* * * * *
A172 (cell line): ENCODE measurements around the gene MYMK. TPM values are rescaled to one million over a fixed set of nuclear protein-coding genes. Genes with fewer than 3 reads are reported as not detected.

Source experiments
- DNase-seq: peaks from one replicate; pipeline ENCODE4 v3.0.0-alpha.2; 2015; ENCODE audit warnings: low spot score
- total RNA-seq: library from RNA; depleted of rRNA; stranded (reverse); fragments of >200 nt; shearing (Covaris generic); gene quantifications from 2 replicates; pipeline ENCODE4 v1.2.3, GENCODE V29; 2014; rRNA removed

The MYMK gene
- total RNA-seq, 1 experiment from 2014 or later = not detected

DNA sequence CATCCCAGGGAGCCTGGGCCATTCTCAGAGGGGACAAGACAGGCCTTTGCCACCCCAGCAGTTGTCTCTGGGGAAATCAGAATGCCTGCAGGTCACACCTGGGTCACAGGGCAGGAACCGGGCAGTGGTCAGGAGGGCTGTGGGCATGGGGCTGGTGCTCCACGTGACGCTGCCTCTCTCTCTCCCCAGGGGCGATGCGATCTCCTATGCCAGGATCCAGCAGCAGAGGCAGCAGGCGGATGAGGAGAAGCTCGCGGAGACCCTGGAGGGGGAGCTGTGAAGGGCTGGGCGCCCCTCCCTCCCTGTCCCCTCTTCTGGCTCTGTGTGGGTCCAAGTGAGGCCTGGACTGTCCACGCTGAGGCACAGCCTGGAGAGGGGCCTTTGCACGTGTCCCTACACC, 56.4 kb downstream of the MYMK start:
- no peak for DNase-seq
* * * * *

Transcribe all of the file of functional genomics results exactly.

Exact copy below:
A172 (cell line): ENCODE measurements around the gene MYMK. TPM values are rescaled to one million over a fixed set of nuclear protein-coding genes. Genes with fewer than 3 reads are reported as not detected.

Source experiments
- DNase-seq: peaks from one replicate; pipeline ENCODE4 v3.0.0-alpha.2; 2015; ENCODE audit warnings: low spot score
- total RNA-seq: library from RNA; depleted of rRNA; stranded (reverse); fragments of >200 nt; shearing (Covaris generic); gene quantifications from 2 replicates; pipeline ENCODE4 v1.2.3, GENCODE V29; 2014; rRNA removed

The MYMK gene
- total RNA-seq, 1 experiment from 2014 or later = not detected

DNA sequence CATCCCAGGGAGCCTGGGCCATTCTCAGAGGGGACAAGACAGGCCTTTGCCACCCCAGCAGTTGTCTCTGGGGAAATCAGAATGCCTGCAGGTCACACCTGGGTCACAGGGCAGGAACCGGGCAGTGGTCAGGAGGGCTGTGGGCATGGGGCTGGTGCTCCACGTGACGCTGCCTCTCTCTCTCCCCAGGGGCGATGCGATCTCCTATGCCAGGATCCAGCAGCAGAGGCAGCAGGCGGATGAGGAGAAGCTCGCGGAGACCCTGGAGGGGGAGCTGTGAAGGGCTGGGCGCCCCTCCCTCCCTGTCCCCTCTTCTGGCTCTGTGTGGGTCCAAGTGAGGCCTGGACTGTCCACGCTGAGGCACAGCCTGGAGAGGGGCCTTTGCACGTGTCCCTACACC, 56.4 kb downstream of the MYMK start:
- no peak for DNase-seq